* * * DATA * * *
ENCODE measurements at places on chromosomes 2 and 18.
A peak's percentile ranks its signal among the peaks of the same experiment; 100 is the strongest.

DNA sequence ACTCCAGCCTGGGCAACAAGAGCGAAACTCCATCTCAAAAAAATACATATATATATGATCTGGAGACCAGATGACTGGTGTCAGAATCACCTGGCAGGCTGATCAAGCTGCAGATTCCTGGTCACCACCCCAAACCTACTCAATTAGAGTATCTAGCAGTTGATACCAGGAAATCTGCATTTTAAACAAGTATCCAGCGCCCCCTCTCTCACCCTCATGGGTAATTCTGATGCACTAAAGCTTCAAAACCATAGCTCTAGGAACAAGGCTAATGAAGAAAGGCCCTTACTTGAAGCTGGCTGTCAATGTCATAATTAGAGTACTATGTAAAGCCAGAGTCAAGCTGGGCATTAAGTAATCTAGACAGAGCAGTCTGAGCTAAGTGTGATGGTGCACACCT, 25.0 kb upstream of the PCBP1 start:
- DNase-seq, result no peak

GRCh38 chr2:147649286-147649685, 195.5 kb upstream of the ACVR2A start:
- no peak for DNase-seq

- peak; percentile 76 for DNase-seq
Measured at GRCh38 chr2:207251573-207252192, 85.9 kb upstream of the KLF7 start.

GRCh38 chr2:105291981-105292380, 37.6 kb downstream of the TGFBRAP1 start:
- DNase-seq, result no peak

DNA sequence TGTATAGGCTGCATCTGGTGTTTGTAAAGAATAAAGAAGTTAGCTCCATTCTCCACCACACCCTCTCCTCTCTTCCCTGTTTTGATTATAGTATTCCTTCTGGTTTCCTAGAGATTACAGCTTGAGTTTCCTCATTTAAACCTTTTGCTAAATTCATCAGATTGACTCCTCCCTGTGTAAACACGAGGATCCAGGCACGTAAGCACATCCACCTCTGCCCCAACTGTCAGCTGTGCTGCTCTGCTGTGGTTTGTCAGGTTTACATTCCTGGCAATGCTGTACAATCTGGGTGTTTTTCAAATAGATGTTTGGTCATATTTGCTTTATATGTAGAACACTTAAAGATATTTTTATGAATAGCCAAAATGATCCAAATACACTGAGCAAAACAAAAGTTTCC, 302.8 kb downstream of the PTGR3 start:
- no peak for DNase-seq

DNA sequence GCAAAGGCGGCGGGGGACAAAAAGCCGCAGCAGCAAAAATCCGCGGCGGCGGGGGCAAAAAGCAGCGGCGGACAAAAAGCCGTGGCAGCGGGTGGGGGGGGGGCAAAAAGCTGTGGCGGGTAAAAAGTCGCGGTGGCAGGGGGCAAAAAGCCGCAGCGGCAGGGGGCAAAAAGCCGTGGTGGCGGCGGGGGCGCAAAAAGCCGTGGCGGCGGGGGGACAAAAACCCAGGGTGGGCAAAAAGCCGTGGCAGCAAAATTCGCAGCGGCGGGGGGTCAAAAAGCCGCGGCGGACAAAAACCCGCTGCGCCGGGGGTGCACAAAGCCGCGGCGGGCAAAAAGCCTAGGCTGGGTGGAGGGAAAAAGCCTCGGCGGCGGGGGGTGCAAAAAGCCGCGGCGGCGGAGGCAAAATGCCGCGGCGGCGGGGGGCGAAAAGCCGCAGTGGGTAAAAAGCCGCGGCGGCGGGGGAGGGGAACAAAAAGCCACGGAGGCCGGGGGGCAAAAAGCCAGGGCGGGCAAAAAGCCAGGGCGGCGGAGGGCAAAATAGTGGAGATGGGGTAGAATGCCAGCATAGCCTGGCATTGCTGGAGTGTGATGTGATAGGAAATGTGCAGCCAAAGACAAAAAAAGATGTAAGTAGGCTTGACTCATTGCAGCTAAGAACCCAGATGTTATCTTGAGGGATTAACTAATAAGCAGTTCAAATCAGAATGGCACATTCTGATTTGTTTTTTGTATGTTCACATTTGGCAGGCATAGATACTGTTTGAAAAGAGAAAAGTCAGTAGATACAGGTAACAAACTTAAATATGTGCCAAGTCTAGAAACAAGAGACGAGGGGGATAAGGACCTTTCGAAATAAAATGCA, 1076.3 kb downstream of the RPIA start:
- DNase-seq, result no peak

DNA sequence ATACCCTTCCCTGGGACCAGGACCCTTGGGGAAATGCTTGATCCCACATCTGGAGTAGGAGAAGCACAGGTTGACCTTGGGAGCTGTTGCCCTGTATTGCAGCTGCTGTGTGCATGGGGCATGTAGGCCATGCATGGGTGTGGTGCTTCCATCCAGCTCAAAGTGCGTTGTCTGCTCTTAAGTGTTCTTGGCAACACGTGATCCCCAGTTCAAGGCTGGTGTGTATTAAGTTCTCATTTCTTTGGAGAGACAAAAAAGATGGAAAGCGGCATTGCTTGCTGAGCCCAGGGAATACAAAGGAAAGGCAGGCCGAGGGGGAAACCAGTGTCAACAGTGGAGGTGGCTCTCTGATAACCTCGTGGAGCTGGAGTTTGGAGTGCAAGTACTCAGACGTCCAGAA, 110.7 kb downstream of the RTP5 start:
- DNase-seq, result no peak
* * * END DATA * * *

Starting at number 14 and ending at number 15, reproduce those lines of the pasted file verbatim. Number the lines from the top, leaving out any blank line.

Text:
- DNase-seq, result no peak

DNA sequence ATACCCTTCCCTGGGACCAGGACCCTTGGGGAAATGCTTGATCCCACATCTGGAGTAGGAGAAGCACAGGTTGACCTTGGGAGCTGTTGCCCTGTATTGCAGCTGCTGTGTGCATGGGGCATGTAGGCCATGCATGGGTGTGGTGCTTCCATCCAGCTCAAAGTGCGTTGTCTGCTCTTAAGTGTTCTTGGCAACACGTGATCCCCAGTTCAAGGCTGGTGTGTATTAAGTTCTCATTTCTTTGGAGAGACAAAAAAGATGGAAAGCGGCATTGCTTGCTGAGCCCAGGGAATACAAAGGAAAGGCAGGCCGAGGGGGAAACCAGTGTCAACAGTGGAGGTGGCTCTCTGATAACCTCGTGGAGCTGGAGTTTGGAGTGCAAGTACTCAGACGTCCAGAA, 110.7 kb downstream of the RTP5 start: